3) At some point comparatively early in its long history, through wear and tear the manuscript lost its colophon, and the first few pages became so degraded that a second headpiece was reused to replace the original – you can see where the previous text was cut out – and the first few pages were retranscribed on newer paper.

The retranscribed dedication to Sultan Muhammad ‘Adil Shah (British Library Or. 12,857, f. 4r)

4) Finally, by the time the codex was bound in its current form, what is now the third folio ended up bound out of place (folio four runs on from folio two), and several pages in the middle – all the rāg-rāginī illustrations for Rags Shri and Dipak and the beginning of the fourth chapter – had sadly gone missing. Where the English pencil folio numbering (followed for citations here) goes from 123v to 124r, the oldest Persian numbering skips from 141 to 177. Suddenly, from enjoying a description of Shri Rag, we find ourselves in the middle of a sentence describing the Sanskritic notation system for poetical and musical metre.

The Javāhir is thus a multilingual palimpsest of three treatises layered up like an onion: a translation of the 13th-century Sanskrit Saṅgītaratnākara into 16th-century Dakhni, which was split apart and its paintings reused to form the central thread of a more elaborate and aspirational 17th-century Persian translation.

This remarkable manuscript constitutes the earliest work of Indian music theory in Dakhni that we know of. But it is also the earliest music treatise in Persian that we still possess from the Mughal period. I will discuss the wider cultural and historical significance of this text in my next post.

[1] The term Ād-sanj appears to be a distortion of the Sanskrit term, asaṃyukta, for the “single hands” section that follows, but at the moment it’s not clear where the three subpostures come from.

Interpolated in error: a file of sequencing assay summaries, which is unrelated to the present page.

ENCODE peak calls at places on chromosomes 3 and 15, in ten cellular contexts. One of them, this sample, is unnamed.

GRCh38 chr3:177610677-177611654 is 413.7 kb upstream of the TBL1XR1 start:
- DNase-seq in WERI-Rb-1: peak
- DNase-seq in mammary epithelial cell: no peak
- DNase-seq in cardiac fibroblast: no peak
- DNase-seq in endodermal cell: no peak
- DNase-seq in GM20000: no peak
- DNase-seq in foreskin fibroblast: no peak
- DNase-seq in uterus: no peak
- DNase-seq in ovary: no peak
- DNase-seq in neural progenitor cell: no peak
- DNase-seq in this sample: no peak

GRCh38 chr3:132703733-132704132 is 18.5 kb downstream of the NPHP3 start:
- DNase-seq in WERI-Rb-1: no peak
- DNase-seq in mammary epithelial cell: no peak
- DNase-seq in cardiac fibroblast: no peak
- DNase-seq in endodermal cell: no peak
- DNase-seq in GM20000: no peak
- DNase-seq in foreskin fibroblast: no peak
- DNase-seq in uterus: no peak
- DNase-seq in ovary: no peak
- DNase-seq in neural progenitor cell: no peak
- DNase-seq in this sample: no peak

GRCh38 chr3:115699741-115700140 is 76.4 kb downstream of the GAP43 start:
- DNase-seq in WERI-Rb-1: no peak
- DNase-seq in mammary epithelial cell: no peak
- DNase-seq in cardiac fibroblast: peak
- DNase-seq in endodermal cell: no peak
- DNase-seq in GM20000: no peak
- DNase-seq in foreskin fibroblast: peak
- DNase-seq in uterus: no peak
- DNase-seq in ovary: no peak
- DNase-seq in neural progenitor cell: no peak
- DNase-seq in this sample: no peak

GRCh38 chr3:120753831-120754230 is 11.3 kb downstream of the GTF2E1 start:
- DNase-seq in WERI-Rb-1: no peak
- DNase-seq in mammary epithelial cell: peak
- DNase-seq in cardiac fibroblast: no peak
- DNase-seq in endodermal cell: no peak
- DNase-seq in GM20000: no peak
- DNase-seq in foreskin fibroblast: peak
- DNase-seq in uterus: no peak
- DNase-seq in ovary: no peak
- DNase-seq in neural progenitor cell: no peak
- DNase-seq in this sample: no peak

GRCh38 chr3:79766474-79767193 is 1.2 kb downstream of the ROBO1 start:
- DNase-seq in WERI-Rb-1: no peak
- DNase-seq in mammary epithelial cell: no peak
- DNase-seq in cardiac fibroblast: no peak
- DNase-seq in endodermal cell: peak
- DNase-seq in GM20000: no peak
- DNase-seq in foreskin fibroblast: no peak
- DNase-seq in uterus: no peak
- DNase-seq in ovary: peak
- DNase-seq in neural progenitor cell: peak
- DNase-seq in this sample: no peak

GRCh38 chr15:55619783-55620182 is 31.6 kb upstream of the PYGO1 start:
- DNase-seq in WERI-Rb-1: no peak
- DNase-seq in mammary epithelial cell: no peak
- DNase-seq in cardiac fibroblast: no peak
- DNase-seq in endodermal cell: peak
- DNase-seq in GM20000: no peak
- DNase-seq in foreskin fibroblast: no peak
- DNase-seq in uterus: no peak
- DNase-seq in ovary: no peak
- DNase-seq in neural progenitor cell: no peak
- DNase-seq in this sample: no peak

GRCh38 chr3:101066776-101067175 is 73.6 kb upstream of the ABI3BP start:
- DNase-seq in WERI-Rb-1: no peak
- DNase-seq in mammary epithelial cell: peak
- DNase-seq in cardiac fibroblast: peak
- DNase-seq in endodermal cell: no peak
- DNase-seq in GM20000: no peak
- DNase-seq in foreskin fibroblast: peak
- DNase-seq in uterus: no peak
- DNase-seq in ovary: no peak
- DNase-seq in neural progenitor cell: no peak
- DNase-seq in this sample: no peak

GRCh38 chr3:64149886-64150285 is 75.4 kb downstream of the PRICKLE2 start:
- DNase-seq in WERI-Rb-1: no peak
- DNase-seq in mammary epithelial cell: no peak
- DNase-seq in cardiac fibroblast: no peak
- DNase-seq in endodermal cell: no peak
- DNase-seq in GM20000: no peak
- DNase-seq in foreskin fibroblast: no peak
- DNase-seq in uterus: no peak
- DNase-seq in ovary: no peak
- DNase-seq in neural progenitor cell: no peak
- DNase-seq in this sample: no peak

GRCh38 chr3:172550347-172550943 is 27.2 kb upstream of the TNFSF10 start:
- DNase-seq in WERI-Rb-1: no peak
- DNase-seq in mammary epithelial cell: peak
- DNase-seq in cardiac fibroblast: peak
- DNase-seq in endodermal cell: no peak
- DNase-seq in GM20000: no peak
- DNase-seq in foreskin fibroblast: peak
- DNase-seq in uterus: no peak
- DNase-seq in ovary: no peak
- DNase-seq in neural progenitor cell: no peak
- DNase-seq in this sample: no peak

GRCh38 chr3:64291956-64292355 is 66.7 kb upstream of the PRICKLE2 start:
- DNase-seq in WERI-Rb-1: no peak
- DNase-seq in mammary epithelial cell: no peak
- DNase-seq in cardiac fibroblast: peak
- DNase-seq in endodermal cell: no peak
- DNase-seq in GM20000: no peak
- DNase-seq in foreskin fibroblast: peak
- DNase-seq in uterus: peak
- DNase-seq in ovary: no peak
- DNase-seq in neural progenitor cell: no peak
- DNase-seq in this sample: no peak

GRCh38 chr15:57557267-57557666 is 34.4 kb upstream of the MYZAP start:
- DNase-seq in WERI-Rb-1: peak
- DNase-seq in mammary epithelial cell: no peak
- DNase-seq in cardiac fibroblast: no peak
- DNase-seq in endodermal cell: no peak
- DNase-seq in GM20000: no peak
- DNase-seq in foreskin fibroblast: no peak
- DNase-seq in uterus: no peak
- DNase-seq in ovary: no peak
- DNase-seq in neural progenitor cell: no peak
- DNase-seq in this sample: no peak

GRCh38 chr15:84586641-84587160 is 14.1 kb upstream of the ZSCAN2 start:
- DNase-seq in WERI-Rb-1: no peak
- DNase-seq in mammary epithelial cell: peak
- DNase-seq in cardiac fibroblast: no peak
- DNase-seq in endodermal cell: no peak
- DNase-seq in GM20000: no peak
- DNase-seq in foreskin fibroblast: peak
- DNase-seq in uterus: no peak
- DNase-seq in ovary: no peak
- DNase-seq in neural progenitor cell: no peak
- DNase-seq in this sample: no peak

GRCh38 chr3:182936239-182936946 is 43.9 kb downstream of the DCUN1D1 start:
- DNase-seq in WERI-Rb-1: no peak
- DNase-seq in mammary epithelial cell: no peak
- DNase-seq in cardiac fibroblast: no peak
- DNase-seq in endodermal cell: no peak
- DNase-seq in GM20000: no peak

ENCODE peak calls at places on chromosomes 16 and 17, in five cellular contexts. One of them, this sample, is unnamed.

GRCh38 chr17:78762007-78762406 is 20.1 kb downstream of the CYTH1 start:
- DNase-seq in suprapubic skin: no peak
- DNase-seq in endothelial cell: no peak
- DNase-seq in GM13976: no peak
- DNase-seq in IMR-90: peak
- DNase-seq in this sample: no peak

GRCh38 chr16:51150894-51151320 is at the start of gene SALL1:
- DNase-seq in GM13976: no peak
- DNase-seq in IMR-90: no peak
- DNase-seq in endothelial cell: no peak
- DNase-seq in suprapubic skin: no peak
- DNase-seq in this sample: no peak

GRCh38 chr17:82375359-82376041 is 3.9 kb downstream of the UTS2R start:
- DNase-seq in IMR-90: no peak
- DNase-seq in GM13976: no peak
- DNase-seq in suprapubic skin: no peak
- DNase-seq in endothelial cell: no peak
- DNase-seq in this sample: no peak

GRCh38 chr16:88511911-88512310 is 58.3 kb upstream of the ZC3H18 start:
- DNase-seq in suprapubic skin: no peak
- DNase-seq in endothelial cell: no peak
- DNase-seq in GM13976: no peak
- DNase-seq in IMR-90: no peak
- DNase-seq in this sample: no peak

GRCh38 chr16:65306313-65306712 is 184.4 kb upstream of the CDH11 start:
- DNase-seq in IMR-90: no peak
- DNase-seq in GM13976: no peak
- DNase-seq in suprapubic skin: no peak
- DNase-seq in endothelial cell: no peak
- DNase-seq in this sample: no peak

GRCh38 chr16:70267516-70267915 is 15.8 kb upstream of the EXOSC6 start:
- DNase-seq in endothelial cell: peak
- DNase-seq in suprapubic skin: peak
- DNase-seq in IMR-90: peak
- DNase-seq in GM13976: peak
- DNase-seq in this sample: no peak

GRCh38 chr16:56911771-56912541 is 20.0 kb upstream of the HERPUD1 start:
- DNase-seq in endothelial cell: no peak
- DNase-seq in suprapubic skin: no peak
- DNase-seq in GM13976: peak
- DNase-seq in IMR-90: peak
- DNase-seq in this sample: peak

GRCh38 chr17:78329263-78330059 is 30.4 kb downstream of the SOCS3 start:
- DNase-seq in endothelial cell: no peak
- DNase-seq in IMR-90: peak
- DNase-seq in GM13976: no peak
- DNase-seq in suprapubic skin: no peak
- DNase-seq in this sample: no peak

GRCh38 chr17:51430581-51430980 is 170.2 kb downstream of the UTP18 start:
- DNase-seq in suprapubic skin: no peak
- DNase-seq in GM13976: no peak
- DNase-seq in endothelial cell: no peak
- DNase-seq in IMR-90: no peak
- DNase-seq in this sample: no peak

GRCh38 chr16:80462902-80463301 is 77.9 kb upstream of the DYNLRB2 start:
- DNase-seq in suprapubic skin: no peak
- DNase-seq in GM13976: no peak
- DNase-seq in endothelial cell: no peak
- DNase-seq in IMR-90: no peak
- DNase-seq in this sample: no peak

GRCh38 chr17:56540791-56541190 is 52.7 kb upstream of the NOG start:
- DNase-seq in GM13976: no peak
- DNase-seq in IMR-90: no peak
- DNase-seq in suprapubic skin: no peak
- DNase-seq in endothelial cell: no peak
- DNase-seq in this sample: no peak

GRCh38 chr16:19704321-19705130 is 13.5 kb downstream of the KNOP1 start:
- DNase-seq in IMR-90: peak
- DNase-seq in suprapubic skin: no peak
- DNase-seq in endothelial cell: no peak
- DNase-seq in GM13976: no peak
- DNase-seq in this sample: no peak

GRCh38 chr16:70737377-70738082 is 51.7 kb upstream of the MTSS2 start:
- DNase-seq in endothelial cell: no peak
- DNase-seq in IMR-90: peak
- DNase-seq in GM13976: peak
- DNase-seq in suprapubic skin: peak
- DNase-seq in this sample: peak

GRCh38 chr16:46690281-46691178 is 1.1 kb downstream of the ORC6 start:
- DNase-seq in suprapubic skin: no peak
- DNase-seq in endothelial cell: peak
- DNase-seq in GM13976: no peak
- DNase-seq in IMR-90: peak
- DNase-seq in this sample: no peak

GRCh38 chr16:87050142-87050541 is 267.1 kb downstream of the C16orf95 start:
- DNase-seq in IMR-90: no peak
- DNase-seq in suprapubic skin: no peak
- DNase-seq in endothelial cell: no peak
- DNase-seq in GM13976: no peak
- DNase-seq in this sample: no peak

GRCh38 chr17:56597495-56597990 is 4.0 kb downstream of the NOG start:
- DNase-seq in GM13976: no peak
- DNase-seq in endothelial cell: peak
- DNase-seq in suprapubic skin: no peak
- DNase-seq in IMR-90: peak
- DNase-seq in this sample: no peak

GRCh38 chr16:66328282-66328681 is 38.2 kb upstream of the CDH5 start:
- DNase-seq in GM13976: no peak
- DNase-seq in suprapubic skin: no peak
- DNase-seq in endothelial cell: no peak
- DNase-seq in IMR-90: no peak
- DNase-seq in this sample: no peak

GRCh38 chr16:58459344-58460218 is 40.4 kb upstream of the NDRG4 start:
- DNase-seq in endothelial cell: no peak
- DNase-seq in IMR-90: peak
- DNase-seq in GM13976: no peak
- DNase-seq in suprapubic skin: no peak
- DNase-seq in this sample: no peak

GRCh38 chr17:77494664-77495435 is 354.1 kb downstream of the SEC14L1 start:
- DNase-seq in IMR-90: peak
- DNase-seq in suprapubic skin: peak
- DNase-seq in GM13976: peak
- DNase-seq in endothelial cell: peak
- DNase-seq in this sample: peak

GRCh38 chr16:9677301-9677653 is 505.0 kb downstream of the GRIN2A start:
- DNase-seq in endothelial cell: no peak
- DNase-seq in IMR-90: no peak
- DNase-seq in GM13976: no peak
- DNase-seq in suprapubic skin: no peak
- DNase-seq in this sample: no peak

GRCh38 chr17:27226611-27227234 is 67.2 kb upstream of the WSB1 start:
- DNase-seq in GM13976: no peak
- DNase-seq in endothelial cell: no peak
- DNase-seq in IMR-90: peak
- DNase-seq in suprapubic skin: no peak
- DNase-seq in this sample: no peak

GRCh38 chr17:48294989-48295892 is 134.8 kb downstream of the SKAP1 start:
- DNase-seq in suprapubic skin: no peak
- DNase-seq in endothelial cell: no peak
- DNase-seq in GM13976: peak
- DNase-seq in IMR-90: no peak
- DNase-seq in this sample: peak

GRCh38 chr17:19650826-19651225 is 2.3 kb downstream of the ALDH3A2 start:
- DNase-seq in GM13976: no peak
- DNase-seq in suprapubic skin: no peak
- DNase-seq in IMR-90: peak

[2] The British Library copy of the Ghunyat al-munya is often cited as unique, but there is at least one other: Corpus Christi College, Cambridge, owns a copy (Cambridge University Library, Corpus no. 884).

Further reading

Śārṅgadeva, Saṅgītaratnākara, S S Sastri, ed. (Madras, 1943), vol. i, pp. ix-x
M E Aitken, “Parataxis and the practice of reuse,” Archives of Asian art 59 (2009), 81-103, pp. 82, 97-100 for the comandeering of the Indian culinary term khichṛī, a rich stew of rice and lentils, to describe cultural and religious mixing in early-modern India.
G Michell & M Zebrowski, Architecture and art of the Deccan sultanates (Cambridge, 1999).
E J Flatt, “The authorship and significance of the Nujūm al-‘ulūm,” JAOS 131.2 (2011), 223-44.
N N Haider, “The Kitab-i Nauras,” in N N Haider, ed., Sultans of the South (New York, 2011), 26-43.
N M Titley, Miniatures from Persian Manuscripts) a Catalogue and Subject Index of Paintings from Persia, India and Turkey in the British Library and the British Museum (London, 1977) pp. 1-2.
J P Losty,  “Early Bijapuri musical paintings”, in An Age of Splendour, Islamic Art in India, ed. K. Khandalavala (Bombay, 1983), pp. 128-31.

With thanks to the European Research Council; and to Molly E Aitken, Yael Rice and Margaret E Walker for art-historical, codicological and dance-historical advice. Any errors are mine.

Katherine Butler Schofield, King’s College London


The comments to this entry are closed.